Climbing up initially then banking left, we saw some deer scattered around the hill. The misty start was improving, we could see through the cloud around us to a much higher cloud base, with patches of blue,,but the lower stuff came and went with the views. A few spits of rain became a few more, but as is the way of it, by the time we put our jackets on, the rain was off.
Reached the first height marker at 827mtrs just before 8:27am and from there, it’s a simple trek across and then up a steeper section to our first summit, Carn Dearg, reached at 9:10am.
Few pics taken, second breakfast and managed to kill about 20 minutes here before heading off for the longest trek of the day between summits.
Scoob and Fi had mentioned the night before that on the way up to the second summit, there was a tricky step, snow covered and edging a nippy wee cornice. Coming over Diollaid a’ Chairn we could see it up ahead. The section below looked very steep but as we approached, this eased and there’s a wee path picking its way through the rock. Thankfully, there were still footsteps cut into the steep snow sections. The issue here was, would the slushy wet snow be strong enough to support us, no need for spikes etc though and an axe wouldn’t stop you on that either, too soft. Kicking in, I lead the way up to a small rocky island in the snow, before the second ‘stairway to heaven’. The strange feeling is, am I on solid ground or part of this cornice? Lol This doesn’t last long but you can’t see over until suddenly terra firma appears at eye level. Phew, reached the plateau and away from the cornice.
From here, there is a fine view over to Sgor Iutharn (Lancet Edge) to the left,,with footprints heading that way. We double checked that this wasn’t our route, no, straight on WSW for us. Big snow fields here speckled with several sets of footprints. Again the snow was soft and slushy, like walking on sand dunes. Made it over to the top of Geal Charn, highest munro of the day at 1132mtrs, just after 11:30am.
Very windy here but had lost most of the misty patches and cloud now high, totally cloud free hills for miles around.
Hills 2,3 and 4 are relatively close together now, after the distance between 1 and 2. We headed down to the bealach, snow on the north faces of the Coire na Coichille to our right. At some point between summits 1 and 2, I had lost my water bottle from the side pocket of my rucksack, seriously annoying and second water malfunction of the trip. Lol Had to share Lynnes supply for the rest of the day.
Just on the rise up the other side, had a wee break, small munch and spotted 3 coming over the top and down towards us. Headed off and had a brief chat. They had come up from the lodge at the head of Loch Ossian and were doing the hills in the opposite direction. After we had parted company, I realised I should have asked them to keep their eyes open for my lost water bottle as we would undoubtedly meet them on the return path. Ascending up out of the bealach, you pretty much reach the summit right away, nice and short. Weather improving by the minute and headed off Aonach Beag at 12:40pm.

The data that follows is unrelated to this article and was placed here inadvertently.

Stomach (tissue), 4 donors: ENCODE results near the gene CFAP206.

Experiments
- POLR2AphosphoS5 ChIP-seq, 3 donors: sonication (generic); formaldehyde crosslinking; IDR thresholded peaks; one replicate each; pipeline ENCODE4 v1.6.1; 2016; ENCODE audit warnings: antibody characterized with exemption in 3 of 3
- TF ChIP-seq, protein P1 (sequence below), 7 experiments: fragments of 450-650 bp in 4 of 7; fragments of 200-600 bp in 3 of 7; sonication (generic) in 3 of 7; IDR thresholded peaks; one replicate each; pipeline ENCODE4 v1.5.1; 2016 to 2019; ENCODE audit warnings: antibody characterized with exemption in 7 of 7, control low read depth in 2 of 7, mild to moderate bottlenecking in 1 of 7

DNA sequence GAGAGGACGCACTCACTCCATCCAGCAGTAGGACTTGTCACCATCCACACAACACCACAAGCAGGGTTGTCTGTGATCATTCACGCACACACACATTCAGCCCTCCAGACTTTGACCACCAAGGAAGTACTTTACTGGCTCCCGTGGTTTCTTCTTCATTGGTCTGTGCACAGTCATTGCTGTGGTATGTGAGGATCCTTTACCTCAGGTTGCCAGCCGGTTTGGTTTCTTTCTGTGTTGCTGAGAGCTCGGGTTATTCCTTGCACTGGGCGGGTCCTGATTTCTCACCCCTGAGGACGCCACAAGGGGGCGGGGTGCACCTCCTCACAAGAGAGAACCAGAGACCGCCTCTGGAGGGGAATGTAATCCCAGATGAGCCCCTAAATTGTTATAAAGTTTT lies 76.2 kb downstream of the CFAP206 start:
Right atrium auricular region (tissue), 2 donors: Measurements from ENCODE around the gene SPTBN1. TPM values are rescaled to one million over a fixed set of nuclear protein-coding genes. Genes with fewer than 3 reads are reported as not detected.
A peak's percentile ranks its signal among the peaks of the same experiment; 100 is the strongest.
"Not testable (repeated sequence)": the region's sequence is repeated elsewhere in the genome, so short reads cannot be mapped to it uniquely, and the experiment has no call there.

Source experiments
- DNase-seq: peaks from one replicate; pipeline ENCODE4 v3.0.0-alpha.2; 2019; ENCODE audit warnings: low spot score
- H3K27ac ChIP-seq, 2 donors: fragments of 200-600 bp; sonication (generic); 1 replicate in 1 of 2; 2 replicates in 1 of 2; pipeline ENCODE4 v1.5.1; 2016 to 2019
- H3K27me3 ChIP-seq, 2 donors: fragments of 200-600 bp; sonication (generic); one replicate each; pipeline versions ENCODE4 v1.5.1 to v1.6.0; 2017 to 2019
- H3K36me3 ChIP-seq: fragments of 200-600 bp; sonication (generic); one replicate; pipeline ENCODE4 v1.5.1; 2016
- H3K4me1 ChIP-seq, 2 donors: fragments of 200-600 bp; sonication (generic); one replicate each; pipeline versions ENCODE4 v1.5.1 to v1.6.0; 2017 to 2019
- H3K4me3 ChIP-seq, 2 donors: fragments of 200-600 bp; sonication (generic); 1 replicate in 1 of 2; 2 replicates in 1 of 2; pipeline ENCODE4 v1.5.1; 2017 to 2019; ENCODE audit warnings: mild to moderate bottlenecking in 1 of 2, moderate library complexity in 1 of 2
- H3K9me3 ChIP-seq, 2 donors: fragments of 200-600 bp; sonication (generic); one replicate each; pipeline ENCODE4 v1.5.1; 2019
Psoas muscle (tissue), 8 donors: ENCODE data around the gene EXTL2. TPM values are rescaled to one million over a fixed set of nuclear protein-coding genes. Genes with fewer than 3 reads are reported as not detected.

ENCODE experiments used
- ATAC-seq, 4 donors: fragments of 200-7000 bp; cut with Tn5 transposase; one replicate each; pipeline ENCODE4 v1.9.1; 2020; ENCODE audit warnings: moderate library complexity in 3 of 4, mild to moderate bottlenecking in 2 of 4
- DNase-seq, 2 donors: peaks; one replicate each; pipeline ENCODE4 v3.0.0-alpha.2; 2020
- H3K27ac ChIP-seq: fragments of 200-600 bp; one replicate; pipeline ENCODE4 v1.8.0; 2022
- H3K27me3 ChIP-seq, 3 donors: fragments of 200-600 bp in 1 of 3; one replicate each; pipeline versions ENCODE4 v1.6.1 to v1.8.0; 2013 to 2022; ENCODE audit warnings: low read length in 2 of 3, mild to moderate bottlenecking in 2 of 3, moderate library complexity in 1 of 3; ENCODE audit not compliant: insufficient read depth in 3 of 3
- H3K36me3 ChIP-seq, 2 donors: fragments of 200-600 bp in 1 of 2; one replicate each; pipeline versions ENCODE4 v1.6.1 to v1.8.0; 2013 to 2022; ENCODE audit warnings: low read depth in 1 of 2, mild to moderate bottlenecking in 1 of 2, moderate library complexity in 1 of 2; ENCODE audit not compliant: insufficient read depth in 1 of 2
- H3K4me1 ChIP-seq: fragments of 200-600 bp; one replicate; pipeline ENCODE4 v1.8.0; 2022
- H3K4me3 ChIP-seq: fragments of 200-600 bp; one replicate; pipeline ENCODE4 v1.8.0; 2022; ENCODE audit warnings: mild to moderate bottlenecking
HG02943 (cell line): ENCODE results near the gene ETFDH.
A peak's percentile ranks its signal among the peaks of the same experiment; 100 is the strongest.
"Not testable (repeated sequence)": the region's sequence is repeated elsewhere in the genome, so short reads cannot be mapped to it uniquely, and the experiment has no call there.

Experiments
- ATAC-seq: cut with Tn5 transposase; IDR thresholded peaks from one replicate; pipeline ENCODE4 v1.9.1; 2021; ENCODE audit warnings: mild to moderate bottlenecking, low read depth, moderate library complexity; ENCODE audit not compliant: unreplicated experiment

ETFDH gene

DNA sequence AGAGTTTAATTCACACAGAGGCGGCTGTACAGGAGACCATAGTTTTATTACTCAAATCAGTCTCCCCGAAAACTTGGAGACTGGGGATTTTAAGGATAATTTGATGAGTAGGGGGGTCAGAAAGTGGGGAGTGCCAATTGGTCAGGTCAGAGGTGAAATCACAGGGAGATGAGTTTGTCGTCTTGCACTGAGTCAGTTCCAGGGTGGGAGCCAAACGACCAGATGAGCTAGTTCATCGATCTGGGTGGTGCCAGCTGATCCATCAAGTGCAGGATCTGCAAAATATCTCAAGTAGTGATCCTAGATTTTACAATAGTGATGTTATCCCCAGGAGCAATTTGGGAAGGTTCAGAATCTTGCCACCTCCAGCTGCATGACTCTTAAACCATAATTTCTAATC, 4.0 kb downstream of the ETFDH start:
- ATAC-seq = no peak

Moving down, we could pick out the path up to the last summit, Eibhinn and also a section heading off down from the bealach, our exit route. Getting further down however,,the off route, seemed to have disappeared lol
Climbing Eibhinn, blue skies taking over, but still uber windy. We had a mission to be at the top for 1:30pm and with Lynne trying to make a phone call as we had found a signal, I pushed on and got to the cairn, realising, theres another one up ahead. A quick check of the map shows both tops at 1102mtrs but with the second one circled by John as the top, we confirmed this on the WH route so pushed on again, and made it at 1:31pm!!!
Lol A glorious day, 4 Munros and just the looooooooooong journey back to camp now.
Heading down to the bealach, I spied what I think is the top of the ill defined exit path. We checked below and to be honest, couldn’t see any semblance of what we thought was a path, so just picked our way down, grassy and a bit wet at times but no real shakes. Lynnes foot was playing up so a wee ibuprofen stop and carried on. The route warns to cross the Charra Bhig burn to the left side which we did easily and as per the WH route, stayed higher on the contour round Sron Ruadh, avoiding the copious peaty hags below. Progress around was easy enough on the tussocky slopes and we could see our target, the stalkers path over the Leacann na Brathan burn, on the slopes under Ben Alder. It was pretty warm by now, shell trousers are not good for warm weather, sweaty pins lol. 1hr 50 mins got us from the summit of Eibhinn down to the stream at the bottom.